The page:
Too Much Variety
Too Much Variety With the proliferation of thin clientsor not-so-thin clients, in Lockers viewa new problem arises for senior IT managers: variety.Companies pick from many hardware types, ranging from traditional thin clients to server-based virtual desktops, in addition to modified desktop PCs. Thus, companies such as Ardence and, to some extent, VMware, are emphasizing software, leaving the hardware choices up to customers. The Software-Streaming Platform from Ardencewhich transmits a users desktop image to his or her screenrelies on back-end servers more for file serving than for processing. Thus, when using a shared image, which is the same for all users, it can support as many as 200 to 250 clients per server. Those clients can be diskless PCs, such as Dells, or older PCs whose hard drives have been removed. Given that they use PCs, drawbacks such as showing multimedia files are lessened, said Jeff Hibbard, Ardences vice president of marketing, in Waltham, Mass. "When I turn my PC on, I choose, do I want to be on Channel 1 or Channel 2? Once booted, I have full Windowsits all running locally on my PCand I get the full, rich experience," Hibbard said. However, "if someone stole a box that had intelligence data on it, thered be nothing in that box." And that appeals to customers such as New London Hospitals Foss. "Its great to know that physical piece of hardware will have little to no value to anyone once it leaves this place," he said. Thin-Client Flavors Blades: Acting either as stand-ins for single desktopsin a blade desktop productor as hosts for multiple users desktop environments, these machines literally move the desktop, its data and all processing to the server room, allowing data, applications and operating systems to be accessed remotely. Prices: $1,200 to $2,600 Thin Clients: Sometimes called Windows terminals, thin clients operate off a central server that hosts data and specific applications but retain an operating system and handle some computing on the desktop. Prices range from about $300 to $700 or more. The In-Between: The alternative to traditional thin clients and blades is the PC. So-called diskless PCsdesktop computers without hard drivesreceive their applications and data from servers. Corporate desktops generally range from $350 and up. Check out eWEEK.coms for the latest news in desktop and notebook computing. Click here to read reader response to this article.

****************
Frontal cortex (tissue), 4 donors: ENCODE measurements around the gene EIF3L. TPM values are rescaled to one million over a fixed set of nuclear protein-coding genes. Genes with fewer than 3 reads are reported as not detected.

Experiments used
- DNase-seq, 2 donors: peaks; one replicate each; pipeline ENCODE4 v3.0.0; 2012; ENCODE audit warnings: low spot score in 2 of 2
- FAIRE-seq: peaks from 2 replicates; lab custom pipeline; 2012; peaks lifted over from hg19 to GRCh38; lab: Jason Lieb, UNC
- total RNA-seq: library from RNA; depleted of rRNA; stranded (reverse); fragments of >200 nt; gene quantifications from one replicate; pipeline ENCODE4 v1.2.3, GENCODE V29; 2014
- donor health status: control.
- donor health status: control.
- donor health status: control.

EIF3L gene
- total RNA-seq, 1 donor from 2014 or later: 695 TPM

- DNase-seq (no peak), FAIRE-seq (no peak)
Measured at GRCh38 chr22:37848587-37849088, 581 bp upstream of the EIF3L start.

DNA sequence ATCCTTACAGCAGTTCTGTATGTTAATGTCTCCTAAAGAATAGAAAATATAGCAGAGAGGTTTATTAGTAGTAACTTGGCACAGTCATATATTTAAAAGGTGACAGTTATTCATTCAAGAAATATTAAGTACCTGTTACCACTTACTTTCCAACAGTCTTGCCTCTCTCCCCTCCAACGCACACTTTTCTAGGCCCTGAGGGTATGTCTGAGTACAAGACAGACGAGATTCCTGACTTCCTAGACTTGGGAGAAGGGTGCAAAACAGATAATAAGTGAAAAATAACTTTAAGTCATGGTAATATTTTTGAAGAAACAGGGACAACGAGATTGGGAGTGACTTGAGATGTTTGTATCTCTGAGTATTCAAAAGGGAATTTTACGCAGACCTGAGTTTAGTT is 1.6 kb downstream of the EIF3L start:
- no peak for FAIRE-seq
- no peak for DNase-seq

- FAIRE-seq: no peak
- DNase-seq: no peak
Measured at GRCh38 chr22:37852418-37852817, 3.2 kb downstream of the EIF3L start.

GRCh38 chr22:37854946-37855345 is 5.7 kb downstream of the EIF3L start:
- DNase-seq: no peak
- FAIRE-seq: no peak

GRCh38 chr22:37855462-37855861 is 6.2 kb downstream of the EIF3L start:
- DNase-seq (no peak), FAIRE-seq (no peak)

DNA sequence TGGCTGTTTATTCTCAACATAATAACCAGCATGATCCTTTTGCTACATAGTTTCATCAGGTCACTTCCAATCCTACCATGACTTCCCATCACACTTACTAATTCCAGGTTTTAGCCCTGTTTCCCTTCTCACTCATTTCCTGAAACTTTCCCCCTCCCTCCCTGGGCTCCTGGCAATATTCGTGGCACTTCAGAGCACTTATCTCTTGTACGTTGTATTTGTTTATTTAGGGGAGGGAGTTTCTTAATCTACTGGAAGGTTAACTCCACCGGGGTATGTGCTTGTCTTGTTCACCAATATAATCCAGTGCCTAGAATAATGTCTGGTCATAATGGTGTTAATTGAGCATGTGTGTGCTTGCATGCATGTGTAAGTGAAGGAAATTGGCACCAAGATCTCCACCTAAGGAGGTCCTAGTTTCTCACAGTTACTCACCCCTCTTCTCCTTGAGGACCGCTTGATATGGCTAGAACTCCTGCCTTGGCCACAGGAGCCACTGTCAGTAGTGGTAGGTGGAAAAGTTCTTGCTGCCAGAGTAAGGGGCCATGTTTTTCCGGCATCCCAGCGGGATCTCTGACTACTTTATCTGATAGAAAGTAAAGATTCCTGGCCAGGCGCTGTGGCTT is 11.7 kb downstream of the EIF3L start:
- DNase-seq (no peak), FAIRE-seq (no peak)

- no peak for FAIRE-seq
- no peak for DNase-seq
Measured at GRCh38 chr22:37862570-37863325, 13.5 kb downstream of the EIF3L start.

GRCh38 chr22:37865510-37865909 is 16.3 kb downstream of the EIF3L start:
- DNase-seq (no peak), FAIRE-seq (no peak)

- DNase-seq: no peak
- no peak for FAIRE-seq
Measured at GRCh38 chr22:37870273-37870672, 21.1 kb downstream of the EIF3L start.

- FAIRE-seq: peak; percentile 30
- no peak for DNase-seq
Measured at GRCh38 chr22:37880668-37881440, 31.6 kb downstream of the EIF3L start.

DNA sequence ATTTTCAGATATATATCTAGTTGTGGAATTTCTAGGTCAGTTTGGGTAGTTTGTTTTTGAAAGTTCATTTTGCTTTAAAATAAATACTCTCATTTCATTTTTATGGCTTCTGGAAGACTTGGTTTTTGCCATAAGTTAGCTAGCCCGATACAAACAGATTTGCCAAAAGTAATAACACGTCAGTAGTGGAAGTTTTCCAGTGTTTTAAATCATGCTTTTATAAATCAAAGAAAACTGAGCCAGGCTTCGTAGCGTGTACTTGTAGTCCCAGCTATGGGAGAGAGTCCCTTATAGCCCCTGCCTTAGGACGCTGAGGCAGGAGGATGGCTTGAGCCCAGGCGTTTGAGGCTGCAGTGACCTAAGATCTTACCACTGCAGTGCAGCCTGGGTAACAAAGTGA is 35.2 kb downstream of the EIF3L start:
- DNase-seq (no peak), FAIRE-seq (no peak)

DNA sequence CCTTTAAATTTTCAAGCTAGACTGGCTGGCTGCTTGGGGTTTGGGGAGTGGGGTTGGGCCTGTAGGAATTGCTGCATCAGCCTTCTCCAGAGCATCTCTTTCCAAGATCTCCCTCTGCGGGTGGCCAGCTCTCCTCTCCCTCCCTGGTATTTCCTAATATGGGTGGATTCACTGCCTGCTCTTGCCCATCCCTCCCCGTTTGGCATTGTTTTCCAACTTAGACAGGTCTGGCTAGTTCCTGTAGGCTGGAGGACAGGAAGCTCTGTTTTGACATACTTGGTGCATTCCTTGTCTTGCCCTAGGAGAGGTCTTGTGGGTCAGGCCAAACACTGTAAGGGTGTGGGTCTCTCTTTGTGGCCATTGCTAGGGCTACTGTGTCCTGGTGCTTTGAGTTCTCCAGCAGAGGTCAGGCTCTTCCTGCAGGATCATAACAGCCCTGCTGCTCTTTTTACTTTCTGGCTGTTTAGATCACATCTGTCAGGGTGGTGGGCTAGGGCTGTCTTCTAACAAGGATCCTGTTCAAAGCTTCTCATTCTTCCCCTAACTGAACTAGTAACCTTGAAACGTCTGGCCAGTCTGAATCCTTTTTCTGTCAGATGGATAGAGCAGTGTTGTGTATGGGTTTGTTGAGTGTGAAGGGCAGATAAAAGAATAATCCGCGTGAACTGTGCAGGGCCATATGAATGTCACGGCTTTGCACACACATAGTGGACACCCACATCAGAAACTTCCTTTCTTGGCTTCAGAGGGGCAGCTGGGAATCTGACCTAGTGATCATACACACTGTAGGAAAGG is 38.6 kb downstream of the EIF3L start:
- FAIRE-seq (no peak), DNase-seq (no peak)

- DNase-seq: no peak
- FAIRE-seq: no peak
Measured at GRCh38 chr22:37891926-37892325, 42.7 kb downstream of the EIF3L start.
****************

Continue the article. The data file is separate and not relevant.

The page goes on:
The rising number of choices among thin clients can complicate a decision, ODonnell said.